Science and art combine to make human brain

Neuroscience students here at Washington State University Vancouver have been working with local artists to create and present physical demonstrations of the processes that take place within neural networks of the brain. These displays are enormous collections of balloons, lightning and connective netting that, together, form an enormous model brain.

Megan Slaker, a graduate student in Neuroscience at Washington Statue University Vancouver, partnered up with Dawn Nielson, a graduate from the Pacific Northwest College of Art. The duo held an event at Velo Cult, a bike shop and pub in Portland. The event featured a sculpture reflecting perineuronal nets, Slaker’s focus of study. The word “peri” is defined as “around,” so these nets form around synapses.
These nets are formed and restrict how cells continue to further develop connections between neurons. There are numerous important connections in the brain that allow for information to travel in certain ways. During critical points of development when infants are learning how to see and hear, cells will form these important nets that allow for the information travel in the most efficient way possible.
Sometimes, however, the best connections are not made during development. In this instance, success has been had with dissolving the nets that can allow for the reforming of perineuronal nets. These new perineuronal nets create a more effective pathway for the neurons to travel.

To demonstrate perineuronal nets, a massive installation was created. Visitors could change synaptic connections of the structure by adding balloons to the art piece. However, some of these balloons would not fit and therefore popped, just as some synapses are restricted by perineuronal nets. In addition to the sculpture pieces, Slacker began the night with a discussion about memory, including drug memories, and innovative efforts to disrupt such memories. Roughly 100 people were in attendance for the demonstration.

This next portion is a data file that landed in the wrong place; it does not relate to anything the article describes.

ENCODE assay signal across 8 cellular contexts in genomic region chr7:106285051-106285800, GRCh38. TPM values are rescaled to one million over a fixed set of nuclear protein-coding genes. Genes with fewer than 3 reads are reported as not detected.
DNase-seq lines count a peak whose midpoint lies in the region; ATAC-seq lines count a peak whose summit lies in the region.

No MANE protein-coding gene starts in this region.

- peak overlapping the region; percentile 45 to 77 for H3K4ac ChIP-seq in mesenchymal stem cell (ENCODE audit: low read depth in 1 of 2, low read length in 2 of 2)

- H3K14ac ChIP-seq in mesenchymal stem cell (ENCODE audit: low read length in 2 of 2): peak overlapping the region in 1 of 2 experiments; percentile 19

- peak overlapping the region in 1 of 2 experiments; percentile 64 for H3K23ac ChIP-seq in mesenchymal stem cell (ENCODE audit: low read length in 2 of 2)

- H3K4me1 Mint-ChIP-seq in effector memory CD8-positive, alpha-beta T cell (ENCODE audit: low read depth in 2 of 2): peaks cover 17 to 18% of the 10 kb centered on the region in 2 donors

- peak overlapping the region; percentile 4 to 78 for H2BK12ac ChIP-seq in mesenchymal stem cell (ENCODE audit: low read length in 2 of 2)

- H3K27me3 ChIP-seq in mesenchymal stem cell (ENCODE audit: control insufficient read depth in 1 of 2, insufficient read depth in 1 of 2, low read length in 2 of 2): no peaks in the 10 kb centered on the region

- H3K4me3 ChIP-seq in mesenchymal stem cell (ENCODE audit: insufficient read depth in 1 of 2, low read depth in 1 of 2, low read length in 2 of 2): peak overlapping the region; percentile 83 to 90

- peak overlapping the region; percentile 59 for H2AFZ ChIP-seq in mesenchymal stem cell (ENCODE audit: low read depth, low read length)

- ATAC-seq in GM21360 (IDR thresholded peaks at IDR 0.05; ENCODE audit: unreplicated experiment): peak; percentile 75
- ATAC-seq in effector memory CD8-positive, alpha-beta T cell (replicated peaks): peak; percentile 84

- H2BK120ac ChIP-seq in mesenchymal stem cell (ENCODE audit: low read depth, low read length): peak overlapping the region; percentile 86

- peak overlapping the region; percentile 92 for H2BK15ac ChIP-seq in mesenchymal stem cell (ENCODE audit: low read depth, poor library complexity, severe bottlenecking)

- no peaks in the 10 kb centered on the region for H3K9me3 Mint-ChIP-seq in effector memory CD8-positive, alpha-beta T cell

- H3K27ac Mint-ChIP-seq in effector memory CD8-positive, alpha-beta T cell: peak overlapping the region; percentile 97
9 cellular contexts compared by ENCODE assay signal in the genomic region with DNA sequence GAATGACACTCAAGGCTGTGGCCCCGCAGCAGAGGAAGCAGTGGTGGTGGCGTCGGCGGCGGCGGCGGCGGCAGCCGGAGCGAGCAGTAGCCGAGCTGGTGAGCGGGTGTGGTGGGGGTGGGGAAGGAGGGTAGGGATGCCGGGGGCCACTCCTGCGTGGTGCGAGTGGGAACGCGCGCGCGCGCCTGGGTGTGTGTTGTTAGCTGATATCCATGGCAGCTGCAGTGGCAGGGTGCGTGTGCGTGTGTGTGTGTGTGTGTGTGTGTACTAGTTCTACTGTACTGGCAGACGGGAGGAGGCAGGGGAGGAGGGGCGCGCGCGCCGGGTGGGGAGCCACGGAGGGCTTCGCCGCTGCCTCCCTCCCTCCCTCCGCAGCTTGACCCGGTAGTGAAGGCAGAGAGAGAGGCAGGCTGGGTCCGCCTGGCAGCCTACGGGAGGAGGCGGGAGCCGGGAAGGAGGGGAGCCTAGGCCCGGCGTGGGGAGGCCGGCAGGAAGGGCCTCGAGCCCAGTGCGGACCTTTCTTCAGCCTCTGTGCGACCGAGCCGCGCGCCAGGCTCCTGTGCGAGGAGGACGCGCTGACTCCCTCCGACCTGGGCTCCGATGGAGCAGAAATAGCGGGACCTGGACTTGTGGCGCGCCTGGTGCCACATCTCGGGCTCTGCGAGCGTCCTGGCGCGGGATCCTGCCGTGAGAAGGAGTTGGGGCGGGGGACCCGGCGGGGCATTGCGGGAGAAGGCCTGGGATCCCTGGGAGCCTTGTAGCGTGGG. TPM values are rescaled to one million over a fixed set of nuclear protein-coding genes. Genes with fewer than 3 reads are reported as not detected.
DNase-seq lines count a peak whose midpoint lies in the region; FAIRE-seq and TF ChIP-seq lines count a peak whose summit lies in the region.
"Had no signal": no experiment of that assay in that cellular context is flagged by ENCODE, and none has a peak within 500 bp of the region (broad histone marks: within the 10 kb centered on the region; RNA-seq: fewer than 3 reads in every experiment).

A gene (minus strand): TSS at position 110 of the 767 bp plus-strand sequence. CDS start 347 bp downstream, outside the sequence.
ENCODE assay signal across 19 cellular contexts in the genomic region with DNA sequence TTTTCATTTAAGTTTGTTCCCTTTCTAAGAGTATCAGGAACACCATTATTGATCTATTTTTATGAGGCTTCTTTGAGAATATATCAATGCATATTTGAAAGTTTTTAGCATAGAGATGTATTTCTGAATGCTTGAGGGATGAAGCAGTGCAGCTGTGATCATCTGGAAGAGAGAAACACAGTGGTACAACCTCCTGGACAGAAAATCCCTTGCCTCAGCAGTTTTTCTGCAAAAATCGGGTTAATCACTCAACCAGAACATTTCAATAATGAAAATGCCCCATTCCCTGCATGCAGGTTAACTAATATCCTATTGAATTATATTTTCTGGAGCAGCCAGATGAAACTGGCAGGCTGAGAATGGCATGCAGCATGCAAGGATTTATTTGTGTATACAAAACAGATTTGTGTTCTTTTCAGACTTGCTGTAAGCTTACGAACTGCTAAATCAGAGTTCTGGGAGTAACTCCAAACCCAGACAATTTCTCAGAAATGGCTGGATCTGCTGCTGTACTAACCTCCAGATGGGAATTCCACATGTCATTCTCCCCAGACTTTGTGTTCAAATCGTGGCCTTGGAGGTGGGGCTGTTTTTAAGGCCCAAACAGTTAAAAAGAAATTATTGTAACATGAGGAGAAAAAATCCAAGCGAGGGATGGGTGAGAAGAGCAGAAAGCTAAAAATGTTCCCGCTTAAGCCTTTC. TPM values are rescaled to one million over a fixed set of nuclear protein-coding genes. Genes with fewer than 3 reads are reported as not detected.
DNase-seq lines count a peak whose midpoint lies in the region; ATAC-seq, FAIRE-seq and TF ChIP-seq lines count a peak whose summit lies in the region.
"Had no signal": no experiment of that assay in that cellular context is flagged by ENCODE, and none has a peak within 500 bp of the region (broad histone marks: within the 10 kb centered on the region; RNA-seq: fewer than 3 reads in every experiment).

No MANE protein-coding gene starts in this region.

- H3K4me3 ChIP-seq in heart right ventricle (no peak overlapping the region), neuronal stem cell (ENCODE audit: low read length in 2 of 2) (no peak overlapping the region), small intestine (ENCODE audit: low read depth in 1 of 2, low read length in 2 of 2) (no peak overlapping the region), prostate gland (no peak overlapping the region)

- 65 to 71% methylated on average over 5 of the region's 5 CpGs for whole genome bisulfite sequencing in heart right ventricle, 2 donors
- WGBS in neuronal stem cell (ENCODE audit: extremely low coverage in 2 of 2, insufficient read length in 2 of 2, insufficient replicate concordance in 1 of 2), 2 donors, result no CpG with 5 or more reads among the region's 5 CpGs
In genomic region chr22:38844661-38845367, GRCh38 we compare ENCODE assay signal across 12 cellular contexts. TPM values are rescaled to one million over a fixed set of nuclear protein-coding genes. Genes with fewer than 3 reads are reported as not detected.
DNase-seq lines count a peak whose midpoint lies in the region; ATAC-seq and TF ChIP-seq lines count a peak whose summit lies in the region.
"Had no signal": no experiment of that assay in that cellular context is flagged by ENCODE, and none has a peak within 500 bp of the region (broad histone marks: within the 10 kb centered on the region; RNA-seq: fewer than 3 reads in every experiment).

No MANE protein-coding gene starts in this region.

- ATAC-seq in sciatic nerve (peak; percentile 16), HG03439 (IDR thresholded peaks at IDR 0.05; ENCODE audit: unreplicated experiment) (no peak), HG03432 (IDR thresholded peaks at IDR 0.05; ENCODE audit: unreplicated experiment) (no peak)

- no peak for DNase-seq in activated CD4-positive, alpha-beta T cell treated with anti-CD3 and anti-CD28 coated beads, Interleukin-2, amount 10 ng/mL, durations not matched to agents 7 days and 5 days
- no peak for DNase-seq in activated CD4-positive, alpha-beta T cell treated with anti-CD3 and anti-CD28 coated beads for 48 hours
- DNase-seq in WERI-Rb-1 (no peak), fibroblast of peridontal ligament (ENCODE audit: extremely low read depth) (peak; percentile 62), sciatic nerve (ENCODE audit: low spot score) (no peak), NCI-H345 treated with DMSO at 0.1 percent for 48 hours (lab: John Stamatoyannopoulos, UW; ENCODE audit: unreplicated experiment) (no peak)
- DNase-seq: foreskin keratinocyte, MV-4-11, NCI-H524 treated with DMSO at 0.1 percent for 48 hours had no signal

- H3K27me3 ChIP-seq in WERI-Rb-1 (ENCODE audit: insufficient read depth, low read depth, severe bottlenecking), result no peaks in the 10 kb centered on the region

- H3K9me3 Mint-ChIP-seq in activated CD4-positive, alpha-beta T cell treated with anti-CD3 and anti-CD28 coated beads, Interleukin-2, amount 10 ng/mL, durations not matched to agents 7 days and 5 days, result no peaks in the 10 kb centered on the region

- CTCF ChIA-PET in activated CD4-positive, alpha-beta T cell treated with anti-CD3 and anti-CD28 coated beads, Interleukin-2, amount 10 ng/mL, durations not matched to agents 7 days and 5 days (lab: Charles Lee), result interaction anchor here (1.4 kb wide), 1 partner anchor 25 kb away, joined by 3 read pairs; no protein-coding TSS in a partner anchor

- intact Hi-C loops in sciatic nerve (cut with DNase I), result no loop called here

In addition to bringing art and science together, the neuroscience department and other students from Portland State University have held discussions at the Gardner School of Arts and Sciences where middle school students had been learning about the brain.
Students asked all sorts of questions and were thrilled to discover that frontal lobe regions important for “appropriate” social decision making, which experience rapid development during adolescence, also fail to work optimally sometimes in adults, too. Undergraduates took the lead in introducing individual brain areas and explained their functional significance to the Gardener School students.
After explaining and exploring the brain, students then got to touch and hold actual human brains in class. Following the examination of real brains, the students then created their own brain out of clay and were asked to explain which areas of their brain were currently engaged by this creative project.
When asked about teaching young students about the brain, Bill Griesar, outreach coordinator for neuroscience, said, “So much of what is happening with [students’] own behavioral development is happening in their brains. It is a powerful tool and gives [the students] powerful insight into what is going on and how they can affect that growth and development. It is an inherently interesting topic because it is about how you function and work. It’s something they don’t forget.”
For further information on these events and more about Neuroscience and the Neuroscience Outreach Group visit nwnoggin.org or contact Bill Griesar at bgriesar@wsu.edu.

Balloon 2 Balloon Instalation

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